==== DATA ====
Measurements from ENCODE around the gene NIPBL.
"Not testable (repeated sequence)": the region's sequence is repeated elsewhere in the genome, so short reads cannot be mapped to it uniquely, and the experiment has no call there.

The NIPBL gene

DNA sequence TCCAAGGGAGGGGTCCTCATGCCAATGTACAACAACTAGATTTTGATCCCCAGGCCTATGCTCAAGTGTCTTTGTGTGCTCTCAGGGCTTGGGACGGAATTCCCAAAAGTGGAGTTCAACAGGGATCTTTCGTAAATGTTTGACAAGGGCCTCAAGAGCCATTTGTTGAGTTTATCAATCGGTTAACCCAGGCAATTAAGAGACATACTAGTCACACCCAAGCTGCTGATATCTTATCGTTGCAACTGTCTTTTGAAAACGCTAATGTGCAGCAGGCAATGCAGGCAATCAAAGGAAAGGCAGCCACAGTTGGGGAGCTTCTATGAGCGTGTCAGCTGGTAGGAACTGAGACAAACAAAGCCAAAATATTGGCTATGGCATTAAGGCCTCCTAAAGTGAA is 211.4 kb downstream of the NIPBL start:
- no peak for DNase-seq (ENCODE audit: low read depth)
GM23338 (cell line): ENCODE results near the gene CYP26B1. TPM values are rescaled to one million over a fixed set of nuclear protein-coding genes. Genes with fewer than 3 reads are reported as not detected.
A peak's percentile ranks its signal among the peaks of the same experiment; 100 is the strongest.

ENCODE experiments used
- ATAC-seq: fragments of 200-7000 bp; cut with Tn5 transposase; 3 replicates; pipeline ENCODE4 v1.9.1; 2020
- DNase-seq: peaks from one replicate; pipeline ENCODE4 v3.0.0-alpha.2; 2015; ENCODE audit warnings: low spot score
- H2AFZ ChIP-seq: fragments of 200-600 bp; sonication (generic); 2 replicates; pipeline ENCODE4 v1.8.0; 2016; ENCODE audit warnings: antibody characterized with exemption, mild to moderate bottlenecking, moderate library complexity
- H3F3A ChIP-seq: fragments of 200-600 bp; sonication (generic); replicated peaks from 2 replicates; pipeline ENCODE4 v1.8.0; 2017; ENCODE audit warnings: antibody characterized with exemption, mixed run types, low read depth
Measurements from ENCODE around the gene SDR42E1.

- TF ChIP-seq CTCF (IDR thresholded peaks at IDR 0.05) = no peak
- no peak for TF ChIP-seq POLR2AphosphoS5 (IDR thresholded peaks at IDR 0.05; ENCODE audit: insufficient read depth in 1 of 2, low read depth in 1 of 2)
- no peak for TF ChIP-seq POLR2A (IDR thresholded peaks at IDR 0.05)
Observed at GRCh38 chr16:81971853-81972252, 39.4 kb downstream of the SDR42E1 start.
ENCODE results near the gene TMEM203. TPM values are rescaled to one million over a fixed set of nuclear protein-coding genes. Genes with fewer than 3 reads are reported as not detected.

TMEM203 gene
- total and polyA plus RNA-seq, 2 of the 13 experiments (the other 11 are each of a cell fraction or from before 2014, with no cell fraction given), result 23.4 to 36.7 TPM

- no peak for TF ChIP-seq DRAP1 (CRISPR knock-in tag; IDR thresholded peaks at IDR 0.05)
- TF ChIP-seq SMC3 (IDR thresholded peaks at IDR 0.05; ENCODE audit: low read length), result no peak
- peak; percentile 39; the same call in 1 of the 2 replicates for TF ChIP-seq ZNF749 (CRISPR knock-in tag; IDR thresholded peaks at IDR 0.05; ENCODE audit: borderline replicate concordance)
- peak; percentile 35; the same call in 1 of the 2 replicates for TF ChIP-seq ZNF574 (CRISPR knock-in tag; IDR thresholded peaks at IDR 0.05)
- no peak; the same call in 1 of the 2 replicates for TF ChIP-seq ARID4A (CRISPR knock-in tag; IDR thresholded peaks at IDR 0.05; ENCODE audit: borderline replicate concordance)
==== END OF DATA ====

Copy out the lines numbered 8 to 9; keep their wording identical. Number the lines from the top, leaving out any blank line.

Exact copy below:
ENCODE experiments used
- ATAC-seq: fragments of 200-7000 bp; cut with Tn5 transposase; 3 replicates; pipeline ENCODE4 v1.9.1; 2020